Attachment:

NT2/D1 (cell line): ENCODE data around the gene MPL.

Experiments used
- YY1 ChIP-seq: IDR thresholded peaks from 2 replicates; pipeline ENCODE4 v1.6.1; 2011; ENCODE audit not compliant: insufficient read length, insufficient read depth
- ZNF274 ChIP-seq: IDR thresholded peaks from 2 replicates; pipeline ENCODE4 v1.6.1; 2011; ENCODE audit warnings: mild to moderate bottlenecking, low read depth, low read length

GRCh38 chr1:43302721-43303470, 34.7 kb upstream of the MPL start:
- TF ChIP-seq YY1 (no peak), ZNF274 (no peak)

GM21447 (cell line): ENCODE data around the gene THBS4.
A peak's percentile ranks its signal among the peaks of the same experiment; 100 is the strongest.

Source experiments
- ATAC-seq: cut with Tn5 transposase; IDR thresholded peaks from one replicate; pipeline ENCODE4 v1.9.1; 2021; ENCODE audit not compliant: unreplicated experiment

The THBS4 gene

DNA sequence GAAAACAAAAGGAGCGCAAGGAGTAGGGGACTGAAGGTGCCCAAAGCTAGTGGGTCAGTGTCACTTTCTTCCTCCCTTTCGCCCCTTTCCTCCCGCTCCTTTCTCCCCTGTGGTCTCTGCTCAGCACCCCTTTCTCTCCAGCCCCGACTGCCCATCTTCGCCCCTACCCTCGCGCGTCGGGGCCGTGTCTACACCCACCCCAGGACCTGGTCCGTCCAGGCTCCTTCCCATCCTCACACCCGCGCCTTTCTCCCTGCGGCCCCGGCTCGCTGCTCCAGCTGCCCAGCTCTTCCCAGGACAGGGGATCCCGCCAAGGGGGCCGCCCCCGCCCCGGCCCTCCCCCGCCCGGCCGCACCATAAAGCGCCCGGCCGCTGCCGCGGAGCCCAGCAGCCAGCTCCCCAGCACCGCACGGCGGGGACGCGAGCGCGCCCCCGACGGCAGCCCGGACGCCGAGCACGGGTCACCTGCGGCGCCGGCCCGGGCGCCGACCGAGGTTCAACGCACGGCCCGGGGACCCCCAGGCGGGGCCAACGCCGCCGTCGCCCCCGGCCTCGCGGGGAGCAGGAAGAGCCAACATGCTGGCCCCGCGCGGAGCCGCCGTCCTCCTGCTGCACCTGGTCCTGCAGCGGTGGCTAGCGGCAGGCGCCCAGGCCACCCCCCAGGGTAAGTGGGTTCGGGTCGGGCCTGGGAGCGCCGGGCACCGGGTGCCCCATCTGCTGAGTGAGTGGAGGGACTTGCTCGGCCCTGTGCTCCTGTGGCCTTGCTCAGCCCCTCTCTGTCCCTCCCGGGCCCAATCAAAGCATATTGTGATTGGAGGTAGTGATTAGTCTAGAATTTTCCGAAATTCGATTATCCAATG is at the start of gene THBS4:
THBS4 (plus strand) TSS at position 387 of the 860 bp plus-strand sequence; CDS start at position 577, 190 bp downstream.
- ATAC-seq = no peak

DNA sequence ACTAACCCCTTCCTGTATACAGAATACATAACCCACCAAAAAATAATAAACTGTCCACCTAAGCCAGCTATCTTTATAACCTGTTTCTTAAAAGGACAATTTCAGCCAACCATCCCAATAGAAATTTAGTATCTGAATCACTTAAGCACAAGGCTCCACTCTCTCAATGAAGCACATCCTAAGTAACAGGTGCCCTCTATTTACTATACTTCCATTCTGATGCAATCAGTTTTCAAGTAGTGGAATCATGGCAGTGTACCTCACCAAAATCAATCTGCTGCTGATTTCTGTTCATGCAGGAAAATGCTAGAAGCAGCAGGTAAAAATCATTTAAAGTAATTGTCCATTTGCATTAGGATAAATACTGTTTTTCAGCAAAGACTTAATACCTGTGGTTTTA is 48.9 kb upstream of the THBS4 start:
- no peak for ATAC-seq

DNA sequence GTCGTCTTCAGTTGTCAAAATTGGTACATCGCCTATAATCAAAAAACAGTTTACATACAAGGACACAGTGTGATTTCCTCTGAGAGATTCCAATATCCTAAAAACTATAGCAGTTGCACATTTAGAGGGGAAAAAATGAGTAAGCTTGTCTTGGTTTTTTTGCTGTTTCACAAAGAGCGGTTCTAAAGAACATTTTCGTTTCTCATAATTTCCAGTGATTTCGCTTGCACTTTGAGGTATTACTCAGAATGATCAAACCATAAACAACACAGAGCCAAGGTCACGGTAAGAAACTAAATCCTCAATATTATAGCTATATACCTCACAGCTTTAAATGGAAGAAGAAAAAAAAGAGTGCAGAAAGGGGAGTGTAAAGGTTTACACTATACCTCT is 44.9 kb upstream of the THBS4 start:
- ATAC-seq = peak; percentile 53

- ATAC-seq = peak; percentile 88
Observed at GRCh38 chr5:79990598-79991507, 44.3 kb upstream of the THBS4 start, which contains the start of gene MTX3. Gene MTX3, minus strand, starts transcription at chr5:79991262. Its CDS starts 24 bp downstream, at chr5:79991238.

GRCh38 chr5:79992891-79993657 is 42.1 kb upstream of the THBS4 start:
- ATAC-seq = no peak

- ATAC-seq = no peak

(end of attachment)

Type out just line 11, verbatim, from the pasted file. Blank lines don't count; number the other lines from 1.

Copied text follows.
The THBS4 gene